The leaders of UConn’s highly successful Innovation Quest (iQ) competition said there are millions of varied ideas that could create prosperous startups.
But one irrevocable dynamic separates those who succeed from those who fail.
“The key to being successful is that you have to continually innovate,’’ says Rich Dino, director of the iQ program, who is also a serial entrepreneur and an associate professor emeritus. “Our entrepreneurs learn to ‘hear the footsteps behind them’ and accelerate the move forward by continued innovation.’’
Startup Competition Begins Feb. 9
Now in its 11th year, Innovation Quest—a student-focused startup competition–is better than ever, says Keith Fox ’80 (BUS), who created the program here. The competition is open to undergraduate and graduate students from any of UConn’s schools or colleges. As they advance through the program, students are mentored by experts in business planning, technology, patent law, marketing, finance, and more.
The top three finalists are awarded $15,000, $10,000 and $5,000 toward their startups. The best of the competitors are invited to iQ’s Summer InQbator program, which helps them further advance their applications and ideas.
This year’s events will be held virtually because of COVID. The kickoff workshop is at 6:30 p.m. Feb. 9, with additional workshops on Feb. 16, March 2, and March 9. The deadline to complete the formal application is March 23. For more information or to register for the kickoff workshop, please visit: innovationquest.uconn.edu.
“We are expecting an extraordinary turnout,’’ Dino says. “Students at UConn are more aware than ever of the entrepreneurial ecosystem that exists here, and many have chosen to come to UConn to participate in it. Our students are filled with incredible ideas.’’
Ideas Are Increasingly Sophisticated
iQ participants have created businesses that address everything from medical innovation to healthier fish food, unique athletic equipment to cancer treatments, and artificial limbs to healthy beverages.
Last year, Raina Jain ’24 (BUS), then a freshman, won first place with her QueenBee immune-support supplement. Alumni Tim Krupski ’15 (ENG) and Jeremy Bronen ’20 (ENG) took second place with Sedentary Medical Solutions, a toilet-lift assistance product for elderly or disabled people. And Jake Winter ’22 (ENG) and Massyl Mallem ’23 (ENG) took third place for Patent Plus, an artificial intelligence-driven software tool that helps inventors more easily determine if their invention is unique.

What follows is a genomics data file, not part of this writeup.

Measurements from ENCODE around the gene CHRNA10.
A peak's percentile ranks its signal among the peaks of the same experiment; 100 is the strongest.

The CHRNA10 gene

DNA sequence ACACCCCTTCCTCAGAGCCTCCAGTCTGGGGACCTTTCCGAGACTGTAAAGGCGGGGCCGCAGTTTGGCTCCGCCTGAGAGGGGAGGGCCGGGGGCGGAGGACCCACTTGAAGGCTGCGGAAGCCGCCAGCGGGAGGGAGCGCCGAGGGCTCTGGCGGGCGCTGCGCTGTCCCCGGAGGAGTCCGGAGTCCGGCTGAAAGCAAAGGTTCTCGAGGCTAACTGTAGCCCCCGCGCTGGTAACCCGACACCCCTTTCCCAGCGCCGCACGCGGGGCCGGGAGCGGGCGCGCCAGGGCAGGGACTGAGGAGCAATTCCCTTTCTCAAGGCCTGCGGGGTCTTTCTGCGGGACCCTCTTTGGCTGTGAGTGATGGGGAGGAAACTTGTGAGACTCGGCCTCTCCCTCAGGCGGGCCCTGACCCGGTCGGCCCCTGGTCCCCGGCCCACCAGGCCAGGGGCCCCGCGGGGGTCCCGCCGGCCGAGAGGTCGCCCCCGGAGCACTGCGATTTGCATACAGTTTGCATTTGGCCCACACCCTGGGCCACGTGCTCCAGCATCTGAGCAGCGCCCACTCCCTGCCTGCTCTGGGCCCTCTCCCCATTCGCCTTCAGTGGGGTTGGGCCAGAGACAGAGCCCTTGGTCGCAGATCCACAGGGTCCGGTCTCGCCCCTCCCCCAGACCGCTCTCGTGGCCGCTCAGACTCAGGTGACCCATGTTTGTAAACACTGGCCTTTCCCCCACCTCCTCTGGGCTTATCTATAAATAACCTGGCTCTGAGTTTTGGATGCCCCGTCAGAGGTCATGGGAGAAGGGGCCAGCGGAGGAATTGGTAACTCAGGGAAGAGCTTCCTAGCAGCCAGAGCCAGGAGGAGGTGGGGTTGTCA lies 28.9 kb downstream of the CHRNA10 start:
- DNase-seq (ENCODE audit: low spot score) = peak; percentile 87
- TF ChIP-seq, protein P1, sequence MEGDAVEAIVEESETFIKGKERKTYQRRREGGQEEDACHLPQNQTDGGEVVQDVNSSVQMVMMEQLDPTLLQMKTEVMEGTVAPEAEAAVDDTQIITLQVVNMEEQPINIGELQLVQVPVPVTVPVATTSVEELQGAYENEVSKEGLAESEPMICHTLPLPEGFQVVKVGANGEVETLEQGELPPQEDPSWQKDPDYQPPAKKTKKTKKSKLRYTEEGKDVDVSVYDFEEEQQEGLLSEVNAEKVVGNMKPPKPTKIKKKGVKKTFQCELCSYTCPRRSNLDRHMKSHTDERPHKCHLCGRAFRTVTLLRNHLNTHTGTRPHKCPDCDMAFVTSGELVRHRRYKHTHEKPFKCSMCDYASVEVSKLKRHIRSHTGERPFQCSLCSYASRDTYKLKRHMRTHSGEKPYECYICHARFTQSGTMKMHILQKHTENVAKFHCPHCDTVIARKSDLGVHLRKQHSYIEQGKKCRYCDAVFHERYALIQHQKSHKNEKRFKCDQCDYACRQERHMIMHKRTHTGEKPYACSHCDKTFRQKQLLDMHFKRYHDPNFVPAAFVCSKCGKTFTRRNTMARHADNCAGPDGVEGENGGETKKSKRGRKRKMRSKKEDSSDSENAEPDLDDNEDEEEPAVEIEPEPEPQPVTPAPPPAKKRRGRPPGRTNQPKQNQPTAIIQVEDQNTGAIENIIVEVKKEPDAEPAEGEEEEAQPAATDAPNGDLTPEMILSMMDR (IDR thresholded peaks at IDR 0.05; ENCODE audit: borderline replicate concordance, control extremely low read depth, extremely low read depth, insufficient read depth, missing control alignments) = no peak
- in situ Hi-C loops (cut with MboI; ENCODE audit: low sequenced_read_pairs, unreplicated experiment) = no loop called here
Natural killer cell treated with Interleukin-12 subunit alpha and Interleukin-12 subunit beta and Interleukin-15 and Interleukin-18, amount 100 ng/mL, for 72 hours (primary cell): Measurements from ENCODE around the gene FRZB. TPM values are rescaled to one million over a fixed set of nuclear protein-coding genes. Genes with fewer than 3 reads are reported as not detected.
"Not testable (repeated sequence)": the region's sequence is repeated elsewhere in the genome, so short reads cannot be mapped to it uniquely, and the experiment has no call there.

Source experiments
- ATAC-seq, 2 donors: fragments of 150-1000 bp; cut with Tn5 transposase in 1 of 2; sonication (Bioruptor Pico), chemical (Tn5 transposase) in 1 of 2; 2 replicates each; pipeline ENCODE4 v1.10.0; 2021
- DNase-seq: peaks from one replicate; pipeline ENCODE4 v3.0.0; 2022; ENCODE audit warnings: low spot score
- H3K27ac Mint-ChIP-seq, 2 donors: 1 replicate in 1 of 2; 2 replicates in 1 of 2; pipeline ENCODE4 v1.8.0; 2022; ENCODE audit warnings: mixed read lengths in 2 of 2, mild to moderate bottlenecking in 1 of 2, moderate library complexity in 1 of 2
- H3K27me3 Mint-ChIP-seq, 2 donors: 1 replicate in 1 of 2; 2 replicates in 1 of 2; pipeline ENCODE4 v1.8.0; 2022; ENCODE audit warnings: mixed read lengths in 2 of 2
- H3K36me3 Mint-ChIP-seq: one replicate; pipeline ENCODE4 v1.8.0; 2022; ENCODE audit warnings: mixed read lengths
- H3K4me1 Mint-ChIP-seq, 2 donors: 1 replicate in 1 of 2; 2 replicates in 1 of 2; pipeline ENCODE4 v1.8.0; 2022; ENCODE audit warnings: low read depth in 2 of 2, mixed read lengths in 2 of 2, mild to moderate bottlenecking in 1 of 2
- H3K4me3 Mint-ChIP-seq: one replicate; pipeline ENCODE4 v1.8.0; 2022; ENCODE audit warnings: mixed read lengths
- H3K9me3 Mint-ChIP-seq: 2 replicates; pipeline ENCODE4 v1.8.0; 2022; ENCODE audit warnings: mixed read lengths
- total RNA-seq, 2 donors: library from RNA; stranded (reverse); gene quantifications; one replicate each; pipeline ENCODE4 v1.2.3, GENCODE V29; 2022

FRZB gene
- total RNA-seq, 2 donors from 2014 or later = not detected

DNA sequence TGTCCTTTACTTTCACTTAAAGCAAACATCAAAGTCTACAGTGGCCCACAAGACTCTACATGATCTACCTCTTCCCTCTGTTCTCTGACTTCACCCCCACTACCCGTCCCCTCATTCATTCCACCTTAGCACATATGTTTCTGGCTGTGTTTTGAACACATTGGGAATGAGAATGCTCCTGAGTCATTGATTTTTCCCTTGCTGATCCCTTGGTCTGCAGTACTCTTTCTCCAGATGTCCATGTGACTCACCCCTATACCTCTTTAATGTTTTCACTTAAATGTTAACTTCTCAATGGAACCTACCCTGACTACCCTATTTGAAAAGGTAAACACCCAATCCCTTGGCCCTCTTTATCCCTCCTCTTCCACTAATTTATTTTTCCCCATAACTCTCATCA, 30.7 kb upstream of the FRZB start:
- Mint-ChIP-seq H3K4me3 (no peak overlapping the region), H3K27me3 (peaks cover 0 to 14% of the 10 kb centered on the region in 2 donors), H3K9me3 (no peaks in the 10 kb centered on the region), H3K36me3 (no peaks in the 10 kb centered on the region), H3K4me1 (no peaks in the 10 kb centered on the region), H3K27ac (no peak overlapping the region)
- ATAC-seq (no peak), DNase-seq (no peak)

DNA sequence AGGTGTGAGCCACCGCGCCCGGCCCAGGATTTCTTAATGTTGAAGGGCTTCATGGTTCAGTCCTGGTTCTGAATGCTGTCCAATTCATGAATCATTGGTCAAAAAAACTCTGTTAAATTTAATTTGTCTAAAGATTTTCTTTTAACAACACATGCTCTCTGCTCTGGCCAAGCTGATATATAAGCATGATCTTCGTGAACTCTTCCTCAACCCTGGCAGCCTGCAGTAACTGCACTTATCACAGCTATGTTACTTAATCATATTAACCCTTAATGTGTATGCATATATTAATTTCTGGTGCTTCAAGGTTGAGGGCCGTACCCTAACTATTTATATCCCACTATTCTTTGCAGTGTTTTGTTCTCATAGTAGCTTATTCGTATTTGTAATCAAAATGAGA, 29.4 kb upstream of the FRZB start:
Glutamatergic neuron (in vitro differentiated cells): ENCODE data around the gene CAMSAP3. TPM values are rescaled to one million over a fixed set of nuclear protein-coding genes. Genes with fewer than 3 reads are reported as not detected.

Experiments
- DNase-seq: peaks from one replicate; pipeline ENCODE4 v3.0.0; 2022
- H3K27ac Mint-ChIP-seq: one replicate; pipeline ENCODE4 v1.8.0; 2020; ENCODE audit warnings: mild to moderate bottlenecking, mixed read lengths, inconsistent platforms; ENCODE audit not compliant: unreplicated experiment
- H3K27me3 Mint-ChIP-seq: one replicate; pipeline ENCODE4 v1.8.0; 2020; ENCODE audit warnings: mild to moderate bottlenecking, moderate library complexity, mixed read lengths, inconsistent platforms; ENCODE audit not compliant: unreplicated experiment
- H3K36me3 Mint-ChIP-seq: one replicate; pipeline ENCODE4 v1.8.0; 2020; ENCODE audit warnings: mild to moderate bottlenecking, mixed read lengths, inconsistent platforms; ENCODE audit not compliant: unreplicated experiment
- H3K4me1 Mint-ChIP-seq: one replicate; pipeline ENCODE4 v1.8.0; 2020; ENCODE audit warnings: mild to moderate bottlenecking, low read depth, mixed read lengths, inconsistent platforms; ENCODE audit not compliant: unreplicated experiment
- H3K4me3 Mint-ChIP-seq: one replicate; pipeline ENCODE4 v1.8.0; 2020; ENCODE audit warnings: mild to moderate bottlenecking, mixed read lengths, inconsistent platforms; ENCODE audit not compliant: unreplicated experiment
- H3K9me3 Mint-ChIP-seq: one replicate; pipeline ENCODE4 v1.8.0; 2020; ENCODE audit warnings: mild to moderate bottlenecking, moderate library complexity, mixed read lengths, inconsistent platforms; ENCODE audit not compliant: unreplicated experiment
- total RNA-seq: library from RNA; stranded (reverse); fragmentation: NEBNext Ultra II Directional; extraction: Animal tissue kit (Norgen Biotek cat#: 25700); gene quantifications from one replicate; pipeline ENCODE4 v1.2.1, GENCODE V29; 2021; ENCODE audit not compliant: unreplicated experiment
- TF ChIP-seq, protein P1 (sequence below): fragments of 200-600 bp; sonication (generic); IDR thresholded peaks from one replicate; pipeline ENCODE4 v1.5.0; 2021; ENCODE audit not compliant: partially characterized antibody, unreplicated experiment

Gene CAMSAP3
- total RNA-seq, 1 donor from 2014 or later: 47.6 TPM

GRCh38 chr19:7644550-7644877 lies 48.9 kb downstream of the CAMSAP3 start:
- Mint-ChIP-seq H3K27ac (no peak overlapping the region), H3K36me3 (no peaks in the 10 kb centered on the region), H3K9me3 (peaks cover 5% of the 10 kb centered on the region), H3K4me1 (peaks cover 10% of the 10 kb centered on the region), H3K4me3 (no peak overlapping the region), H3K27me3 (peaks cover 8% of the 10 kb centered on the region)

“Innovation Quest has been formulated specifically for students at UConn,’’ Dino says. “We welcome students with open arms either because they have an idea that they want to move forward or because they’d like the opportunity to work with other like-minded, high-achieving people.’’
“The ideas now are more sophisticated than they’ve ever been,’’ Dino says. “Our program doesn’t hand out a magic formula that automatically makes you become a successful entrepreneur. When students have a deep-rooted conviction that this is what they want, we let them know that we’ll go on the journey with them and accompany them the whole way.’’
The iQ program emphasizes three critical factors: creativity, innovation, and entrepreneurial thinking, says Fox, who has worked as a top executive at Apple and Cisco.
“Whether you start a company or not, these skills are invaluable in the workplace,’’ Fox says. “We teach opportunity. We’ll push you to innovate, to learn, and to compete.’’
Top-Notch Mentors Shape Students’ Experience
One of the highlights of the program is its vast pool of business mentors, Fox says. In the last decade, scores of business experts have coached UConn’s iQ students and the advice they have offered has been invaluable, Fox says.
“Our mentors have been a deep and valuable resource for students to fill the gap in skill sets and expertise,’’ Dino says. “No mentor is in it for their own financial benefit, other than the excitement they get from working with the best and brightest. They want to help move ideas forward and provide resources that they wish they had as students and young entrepreneurs. The program is built on the shoulders of our mentors, that’s where the horsepower is.’’
Program Benefits Both Our Students and Our State
Fox learned of the iQ program when he served on the President’s Advisory Board at Cal Poly and brought the program to UConn. In a typical year, hundreds of students participate. But beyond helping individual students, its success established entrepreneurship as a priority at UConn.
“It’s been very rewarding to watch this grow. It started with an idea and just took off. Last year was a huge milestone and we celebrated a decade of success,’’ Fox says. “We’ve had some 700 teams participate in iQ since its inception and that means thousands of students have raised their hands to say they want to explore entrepreneurship. We should celebrate that.’’
“Ultimately the biggest winner from this competition is the entire State of Connecticut,’’ Fox says. “I graduated from UConn in 1980 and was an entrepreneur, co-owning my own computer store. Connecticut was founded on entrepreneurship and innovation, and it is very much alive here today.’’